We develop and apply a novel framework which is designed to extract information in the form of a positive definite kernel matrix from possibly crude, noisy, incomplete, inconsistent dissimilarity information between pairs of objects, obtainable in a variety of contexts. Any positive definite kernel defines a consistent set of distances, and the fitted kernel provides a set of coordinates in Euclidean space which attempt to respect the information available, while controlling for complexity of the kernel. The resulting set of coordinates are highly appropriate for visualization and as input to classification and clustering algorithms. The framework is formulated in terms of a class of optimization problems which can be solved efficiently using modern convex cone programming software. The power of the method is illustrated in the context of protein clustering based on primary sequence data. An application to the globin family of proteins resulted in a readily visualizable 3D sequence space of globins, where several sub-families and sub-groupings consistent with the literature were easily identifiable.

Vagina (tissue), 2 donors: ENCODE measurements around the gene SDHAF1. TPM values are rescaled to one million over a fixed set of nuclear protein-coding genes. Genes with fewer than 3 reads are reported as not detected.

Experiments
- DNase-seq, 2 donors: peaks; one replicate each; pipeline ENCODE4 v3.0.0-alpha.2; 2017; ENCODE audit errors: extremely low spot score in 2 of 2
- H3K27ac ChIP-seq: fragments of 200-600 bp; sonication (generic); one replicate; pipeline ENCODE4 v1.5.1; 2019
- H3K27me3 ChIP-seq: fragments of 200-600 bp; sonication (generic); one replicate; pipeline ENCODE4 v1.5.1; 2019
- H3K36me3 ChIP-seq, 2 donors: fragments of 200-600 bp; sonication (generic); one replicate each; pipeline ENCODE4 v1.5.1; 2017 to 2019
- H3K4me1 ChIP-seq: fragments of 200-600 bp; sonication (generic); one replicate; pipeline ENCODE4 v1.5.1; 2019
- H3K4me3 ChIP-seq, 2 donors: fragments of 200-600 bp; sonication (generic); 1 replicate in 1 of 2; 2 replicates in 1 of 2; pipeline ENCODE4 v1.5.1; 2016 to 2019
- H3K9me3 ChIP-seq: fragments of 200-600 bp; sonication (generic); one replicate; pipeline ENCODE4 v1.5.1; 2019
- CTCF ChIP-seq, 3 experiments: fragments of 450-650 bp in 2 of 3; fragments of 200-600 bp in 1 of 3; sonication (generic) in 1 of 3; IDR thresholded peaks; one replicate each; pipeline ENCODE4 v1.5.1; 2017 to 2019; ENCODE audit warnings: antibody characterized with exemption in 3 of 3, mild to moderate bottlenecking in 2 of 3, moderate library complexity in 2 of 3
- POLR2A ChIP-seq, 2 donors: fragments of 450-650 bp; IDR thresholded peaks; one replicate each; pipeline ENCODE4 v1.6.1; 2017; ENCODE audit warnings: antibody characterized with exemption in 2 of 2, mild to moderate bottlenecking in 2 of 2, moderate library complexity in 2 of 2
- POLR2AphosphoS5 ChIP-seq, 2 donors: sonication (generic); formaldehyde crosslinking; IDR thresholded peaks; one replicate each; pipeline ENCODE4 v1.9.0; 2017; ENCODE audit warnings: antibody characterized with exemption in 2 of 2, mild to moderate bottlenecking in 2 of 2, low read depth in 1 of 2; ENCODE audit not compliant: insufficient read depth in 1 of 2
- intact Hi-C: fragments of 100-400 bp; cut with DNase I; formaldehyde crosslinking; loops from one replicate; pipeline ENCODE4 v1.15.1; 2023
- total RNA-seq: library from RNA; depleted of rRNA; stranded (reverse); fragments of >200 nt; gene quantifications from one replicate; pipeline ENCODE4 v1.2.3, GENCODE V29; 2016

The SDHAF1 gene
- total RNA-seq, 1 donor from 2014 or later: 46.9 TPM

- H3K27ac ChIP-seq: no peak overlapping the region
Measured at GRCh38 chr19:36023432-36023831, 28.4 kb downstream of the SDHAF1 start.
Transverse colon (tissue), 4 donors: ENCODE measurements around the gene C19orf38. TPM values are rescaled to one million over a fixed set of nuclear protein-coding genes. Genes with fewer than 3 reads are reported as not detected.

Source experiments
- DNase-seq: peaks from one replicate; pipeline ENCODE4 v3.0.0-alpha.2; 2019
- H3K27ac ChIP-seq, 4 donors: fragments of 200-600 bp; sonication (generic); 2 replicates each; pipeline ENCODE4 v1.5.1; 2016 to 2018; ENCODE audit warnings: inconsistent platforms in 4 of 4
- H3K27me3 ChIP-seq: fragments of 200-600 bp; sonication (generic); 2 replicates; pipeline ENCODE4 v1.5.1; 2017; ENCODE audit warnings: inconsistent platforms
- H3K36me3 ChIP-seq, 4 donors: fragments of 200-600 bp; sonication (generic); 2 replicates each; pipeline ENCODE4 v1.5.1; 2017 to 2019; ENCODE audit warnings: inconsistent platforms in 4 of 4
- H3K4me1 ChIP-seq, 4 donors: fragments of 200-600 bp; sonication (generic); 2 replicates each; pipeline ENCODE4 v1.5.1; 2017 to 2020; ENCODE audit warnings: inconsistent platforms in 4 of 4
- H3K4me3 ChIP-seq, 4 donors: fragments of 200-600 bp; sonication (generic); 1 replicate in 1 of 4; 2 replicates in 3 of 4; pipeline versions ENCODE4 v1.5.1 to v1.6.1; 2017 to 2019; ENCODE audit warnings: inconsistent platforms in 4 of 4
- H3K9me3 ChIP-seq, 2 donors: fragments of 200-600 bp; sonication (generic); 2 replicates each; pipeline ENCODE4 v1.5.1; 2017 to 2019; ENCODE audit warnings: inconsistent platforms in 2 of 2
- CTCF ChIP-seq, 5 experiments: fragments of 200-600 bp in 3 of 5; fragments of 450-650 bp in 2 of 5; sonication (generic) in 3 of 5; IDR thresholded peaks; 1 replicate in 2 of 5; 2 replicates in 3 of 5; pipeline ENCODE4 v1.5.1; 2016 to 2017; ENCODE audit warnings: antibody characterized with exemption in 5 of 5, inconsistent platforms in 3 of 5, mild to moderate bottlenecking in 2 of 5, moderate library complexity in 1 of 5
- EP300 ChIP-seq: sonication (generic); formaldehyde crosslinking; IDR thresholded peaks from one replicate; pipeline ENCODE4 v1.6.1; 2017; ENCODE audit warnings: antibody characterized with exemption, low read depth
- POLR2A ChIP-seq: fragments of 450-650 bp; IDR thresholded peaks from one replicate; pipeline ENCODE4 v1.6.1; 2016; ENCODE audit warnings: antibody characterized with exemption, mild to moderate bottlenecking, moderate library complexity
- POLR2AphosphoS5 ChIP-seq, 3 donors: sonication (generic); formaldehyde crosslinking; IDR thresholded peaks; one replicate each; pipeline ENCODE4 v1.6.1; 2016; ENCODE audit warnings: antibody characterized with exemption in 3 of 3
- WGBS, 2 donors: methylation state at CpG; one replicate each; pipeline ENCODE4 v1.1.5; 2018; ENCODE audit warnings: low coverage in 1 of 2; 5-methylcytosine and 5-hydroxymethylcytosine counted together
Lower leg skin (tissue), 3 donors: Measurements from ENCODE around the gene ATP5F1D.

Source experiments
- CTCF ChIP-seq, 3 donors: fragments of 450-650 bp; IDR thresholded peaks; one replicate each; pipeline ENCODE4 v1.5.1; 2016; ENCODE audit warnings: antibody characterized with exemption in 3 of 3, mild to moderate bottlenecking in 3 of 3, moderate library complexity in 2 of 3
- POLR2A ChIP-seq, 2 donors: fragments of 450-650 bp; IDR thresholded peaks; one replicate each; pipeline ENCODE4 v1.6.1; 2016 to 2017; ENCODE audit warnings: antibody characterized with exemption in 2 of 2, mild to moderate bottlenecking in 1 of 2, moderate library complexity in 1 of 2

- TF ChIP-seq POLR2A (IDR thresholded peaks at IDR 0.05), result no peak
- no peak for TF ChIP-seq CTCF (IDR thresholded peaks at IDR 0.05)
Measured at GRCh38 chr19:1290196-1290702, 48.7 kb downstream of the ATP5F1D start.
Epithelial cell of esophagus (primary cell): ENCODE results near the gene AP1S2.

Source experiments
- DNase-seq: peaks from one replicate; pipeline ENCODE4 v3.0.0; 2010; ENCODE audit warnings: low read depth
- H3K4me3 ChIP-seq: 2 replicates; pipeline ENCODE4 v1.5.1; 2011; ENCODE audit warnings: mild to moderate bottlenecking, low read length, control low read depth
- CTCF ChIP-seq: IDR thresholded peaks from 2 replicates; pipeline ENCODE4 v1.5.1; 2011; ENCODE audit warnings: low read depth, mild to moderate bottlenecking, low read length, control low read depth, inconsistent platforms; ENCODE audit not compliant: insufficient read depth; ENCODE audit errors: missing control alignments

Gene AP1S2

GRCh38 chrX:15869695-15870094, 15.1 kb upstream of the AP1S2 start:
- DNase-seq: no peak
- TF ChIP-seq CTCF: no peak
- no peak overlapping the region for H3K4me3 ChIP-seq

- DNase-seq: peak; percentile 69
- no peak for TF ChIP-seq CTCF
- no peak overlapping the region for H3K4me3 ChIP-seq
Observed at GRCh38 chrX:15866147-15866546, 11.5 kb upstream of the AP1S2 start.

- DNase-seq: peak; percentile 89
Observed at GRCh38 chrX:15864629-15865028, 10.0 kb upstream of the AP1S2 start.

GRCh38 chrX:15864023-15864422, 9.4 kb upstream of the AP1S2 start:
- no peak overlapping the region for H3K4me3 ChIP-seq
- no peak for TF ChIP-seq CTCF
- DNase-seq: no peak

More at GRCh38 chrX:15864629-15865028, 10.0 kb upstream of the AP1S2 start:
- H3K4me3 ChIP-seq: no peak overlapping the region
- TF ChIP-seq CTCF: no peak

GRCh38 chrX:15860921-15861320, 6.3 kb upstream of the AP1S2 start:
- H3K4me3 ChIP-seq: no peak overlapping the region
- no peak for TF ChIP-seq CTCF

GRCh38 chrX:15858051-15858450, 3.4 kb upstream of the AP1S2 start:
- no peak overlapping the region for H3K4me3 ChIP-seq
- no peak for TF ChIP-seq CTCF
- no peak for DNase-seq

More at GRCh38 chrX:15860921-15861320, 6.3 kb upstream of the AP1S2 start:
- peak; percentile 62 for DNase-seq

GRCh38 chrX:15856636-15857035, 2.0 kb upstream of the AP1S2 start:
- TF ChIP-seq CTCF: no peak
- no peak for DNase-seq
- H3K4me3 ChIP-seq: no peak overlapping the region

Technical Report No. 1107, Department of Statistics, University of Wisconsin, Madison, May, 2005.